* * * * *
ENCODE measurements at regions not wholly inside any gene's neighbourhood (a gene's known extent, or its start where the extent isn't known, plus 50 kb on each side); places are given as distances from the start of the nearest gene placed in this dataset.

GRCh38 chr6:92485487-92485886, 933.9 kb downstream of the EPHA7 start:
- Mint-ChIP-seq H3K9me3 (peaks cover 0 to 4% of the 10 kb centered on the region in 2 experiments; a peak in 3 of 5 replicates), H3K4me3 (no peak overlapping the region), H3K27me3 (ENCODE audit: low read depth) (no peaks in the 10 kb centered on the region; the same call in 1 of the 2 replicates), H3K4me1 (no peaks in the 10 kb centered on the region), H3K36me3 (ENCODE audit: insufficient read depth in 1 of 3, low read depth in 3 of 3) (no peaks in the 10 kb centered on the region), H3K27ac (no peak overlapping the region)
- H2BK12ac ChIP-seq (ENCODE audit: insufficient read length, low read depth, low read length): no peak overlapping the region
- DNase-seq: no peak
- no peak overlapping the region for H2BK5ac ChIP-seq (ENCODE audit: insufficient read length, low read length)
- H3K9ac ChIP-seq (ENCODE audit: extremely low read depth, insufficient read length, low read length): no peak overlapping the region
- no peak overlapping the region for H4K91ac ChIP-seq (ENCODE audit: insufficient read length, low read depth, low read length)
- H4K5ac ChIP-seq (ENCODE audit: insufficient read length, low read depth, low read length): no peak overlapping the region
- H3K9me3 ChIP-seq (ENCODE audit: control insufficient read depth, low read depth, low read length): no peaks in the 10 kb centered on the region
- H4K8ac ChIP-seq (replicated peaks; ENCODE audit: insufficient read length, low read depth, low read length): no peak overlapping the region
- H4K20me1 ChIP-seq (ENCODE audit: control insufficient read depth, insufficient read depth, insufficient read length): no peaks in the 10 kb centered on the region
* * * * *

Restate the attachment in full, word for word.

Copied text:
ENCODE measurements at regions not wholly inside any gene's neighbourhood (a gene's known extent, or its start where the extent isn't known, plus 50 kb on each side); places are given as distances from the start of the nearest gene placed in this dataset.

GRCh38 chr6:92485487-92485886, 933.9 kb downstream of the EPHA7 start:
- Mint-ChIP-seq H3K9me3 (peaks cover 0 to 4% of the 10 kb centered on the region in 2 experiments; a peak in 3 of 5 replicates), H3K4me3 (no peak overlapping the region), H3K27me3 (ENCODE audit: low read depth) (no peaks in the 10 kb centered on the region; the same call in 1 of the 2 replicates), H3K4me1 (no peaks in the 10 kb centered on the region), H3K36me3 (ENCODE audit: insufficient read depth in 1 of 3, low read depth in 3 of 3) (no peaks in the 10 kb centered on the region), H3K27ac (no peak overlapping the region)
- H2BK12ac ChIP-seq (ENCODE audit: insufficient read length, low read depth, low read length): no peak overlapping the region
- DNase-seq: no peak
- no peak overlapping the region for H2BK5ac ChIP-seq (ENCODE audit: insufficient read length, low read length)
- H3K9ac ChIP-seq (ENCODE audit: extremely low read depth, insufficient read length, low read length): no peak overlapping the region
- no peak overlapping the region for H4K91ac ChIP-seq (ENCODE audit: insufficient read length, low read depth, low read length)
- H4K5ac ChIP-seq (ENCODE audit: insufficient read length, low read depth, low read length): no peak overlapping the region
- H3K9me3 ChIP-seq (ENCODE audit: control insufficient read depth, low read depth, low read length): no peaks in the 10 kb centered on the region
- H4K8ac ChIP-seq (replicated peaks; ENCODE audit: insufficient read length, low read depth, low read length): no peak overlapping the region
- H4K20me1 ChIP-seq (ENCODE audit: control insufficient read depth, insufficient read depth, insufficient read length): no peaks in the 10 kb centered on the region